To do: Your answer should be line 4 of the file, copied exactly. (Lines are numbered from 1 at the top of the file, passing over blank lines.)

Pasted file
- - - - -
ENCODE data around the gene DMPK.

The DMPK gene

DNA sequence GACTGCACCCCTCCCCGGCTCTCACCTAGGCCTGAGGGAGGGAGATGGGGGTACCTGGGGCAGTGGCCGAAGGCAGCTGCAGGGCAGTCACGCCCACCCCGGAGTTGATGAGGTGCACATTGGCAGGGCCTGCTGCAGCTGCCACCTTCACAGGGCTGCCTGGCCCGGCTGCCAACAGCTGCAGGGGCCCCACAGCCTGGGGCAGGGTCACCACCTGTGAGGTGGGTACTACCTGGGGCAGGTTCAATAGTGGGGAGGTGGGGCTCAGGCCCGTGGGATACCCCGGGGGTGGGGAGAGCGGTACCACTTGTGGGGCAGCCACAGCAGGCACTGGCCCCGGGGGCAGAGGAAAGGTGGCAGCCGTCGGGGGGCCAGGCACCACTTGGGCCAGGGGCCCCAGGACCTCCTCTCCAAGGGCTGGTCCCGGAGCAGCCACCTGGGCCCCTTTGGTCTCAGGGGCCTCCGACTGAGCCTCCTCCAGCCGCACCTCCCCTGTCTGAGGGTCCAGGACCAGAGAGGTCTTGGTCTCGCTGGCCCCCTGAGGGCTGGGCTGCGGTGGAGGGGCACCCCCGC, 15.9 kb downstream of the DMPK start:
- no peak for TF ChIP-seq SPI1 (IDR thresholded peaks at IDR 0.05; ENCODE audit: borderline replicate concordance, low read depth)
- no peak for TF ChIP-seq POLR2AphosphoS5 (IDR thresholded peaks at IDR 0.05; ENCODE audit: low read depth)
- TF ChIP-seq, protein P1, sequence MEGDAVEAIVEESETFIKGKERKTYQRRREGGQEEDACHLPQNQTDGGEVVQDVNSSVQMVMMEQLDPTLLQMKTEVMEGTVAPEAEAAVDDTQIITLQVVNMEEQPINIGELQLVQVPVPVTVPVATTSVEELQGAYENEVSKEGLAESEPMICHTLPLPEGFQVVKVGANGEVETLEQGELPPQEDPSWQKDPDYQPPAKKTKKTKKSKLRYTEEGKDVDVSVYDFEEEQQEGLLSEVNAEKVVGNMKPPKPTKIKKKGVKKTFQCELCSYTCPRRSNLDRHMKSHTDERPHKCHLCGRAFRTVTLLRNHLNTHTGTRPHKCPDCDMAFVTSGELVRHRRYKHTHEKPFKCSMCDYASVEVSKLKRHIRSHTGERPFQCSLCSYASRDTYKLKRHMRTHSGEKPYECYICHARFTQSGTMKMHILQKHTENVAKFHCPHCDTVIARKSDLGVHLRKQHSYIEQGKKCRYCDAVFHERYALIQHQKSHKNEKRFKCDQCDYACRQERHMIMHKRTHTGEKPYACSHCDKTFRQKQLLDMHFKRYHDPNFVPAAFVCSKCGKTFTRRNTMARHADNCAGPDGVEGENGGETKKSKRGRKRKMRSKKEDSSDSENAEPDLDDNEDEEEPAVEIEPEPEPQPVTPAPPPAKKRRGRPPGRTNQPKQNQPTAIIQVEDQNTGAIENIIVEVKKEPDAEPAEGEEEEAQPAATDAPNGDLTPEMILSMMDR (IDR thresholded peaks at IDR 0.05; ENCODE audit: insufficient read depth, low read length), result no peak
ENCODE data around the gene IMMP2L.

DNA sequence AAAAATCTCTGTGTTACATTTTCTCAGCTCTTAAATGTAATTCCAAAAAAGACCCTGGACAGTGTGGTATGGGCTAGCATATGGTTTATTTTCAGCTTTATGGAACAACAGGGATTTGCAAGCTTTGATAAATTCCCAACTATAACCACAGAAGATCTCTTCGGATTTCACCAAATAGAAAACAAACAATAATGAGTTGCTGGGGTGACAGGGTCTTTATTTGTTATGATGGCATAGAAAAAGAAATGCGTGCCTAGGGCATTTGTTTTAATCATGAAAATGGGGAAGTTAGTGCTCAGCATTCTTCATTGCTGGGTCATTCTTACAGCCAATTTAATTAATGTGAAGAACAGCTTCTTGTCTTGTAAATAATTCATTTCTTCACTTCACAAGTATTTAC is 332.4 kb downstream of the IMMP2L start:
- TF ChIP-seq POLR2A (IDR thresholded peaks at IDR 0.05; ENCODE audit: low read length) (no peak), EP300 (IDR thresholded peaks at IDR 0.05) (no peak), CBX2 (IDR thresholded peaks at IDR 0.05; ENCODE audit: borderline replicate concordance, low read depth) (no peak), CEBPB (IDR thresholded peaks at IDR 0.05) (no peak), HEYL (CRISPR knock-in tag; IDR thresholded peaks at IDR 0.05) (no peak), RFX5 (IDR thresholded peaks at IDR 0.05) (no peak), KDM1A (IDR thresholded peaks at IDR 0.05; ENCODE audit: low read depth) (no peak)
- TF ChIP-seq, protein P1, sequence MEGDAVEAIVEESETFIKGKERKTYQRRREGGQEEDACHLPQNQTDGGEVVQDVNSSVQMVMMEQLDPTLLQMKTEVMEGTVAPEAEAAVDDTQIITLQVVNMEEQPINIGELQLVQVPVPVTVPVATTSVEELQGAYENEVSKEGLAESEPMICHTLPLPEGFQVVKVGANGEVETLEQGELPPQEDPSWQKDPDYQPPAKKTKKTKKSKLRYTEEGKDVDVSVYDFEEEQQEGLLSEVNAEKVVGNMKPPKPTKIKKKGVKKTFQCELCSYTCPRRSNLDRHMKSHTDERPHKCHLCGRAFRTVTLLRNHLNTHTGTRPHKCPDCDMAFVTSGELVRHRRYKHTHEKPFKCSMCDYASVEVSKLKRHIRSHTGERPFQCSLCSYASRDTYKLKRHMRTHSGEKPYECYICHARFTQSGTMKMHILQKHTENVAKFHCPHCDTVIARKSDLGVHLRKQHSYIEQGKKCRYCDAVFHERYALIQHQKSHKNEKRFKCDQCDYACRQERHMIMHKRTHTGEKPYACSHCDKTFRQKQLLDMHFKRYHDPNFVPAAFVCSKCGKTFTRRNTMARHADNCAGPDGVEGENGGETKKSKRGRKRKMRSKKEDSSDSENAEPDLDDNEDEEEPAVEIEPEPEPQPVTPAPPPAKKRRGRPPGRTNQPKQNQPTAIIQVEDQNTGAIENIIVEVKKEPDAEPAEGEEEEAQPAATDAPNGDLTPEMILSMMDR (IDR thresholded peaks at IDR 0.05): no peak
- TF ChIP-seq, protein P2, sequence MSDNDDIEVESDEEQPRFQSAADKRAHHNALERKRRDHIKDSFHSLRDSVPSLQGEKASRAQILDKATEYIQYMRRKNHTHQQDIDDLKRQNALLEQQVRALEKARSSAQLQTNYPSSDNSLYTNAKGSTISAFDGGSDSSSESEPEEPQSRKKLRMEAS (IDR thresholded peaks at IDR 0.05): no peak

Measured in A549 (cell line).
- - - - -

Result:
- no peak for TF ChIP-seq SPI1 (IDR thresholded peaks at IDR 0.05; ENCODE audit: borderline replicate concordance, low read depth)